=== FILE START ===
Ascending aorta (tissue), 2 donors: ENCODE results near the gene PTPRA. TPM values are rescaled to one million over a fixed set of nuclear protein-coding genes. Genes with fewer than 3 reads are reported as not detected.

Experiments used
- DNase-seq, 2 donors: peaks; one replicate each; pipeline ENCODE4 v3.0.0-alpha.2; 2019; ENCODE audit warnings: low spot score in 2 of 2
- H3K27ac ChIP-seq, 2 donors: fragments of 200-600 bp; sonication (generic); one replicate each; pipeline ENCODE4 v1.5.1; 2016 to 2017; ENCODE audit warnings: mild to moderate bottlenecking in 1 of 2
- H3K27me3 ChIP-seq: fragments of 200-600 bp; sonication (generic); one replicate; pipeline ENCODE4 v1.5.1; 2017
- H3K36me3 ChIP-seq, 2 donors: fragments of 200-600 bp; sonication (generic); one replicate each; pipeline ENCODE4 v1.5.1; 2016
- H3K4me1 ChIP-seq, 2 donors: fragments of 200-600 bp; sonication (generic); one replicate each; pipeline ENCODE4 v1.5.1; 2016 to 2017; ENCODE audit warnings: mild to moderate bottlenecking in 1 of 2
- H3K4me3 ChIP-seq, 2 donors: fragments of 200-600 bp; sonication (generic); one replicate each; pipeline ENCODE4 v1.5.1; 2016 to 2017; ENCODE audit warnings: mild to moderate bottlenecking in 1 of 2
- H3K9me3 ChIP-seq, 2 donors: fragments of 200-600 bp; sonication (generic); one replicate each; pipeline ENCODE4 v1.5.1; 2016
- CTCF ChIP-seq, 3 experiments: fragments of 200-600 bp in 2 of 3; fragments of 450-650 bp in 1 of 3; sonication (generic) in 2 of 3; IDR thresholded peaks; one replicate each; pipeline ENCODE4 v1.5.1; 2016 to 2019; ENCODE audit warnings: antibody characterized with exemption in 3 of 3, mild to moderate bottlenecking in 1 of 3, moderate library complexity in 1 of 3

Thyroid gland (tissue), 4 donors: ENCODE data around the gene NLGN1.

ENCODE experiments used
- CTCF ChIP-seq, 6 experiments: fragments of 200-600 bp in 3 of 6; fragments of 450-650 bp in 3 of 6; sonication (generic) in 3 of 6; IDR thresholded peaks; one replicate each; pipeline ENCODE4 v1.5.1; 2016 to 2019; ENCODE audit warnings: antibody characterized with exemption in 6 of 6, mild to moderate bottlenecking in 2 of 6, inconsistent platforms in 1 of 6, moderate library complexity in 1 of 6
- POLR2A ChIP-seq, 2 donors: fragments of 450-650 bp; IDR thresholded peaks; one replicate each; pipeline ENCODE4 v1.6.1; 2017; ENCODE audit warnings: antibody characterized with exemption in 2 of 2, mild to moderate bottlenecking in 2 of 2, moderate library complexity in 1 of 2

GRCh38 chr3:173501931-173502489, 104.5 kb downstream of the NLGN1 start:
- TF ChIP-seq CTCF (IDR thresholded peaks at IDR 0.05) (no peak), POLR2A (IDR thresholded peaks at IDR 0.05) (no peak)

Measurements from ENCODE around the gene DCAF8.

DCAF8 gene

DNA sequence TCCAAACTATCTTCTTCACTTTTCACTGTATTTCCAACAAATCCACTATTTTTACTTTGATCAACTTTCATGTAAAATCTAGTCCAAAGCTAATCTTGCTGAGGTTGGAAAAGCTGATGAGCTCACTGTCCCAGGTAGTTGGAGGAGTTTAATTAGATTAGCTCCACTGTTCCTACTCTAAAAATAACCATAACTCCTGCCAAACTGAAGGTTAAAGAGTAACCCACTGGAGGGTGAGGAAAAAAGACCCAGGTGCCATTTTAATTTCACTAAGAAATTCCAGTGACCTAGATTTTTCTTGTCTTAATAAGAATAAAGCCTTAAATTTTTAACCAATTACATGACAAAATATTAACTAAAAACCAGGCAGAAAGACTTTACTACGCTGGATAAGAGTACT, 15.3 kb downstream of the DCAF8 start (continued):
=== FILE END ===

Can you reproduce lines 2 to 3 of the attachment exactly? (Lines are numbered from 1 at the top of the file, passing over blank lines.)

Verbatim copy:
Experiments used
- DNase-seq, 2 donors: peaks; one replicate each; pipeline ENCODE4 v3.0.0-alpha.2; 2019; ENCODE audit warnings: low spot score in 2 of 2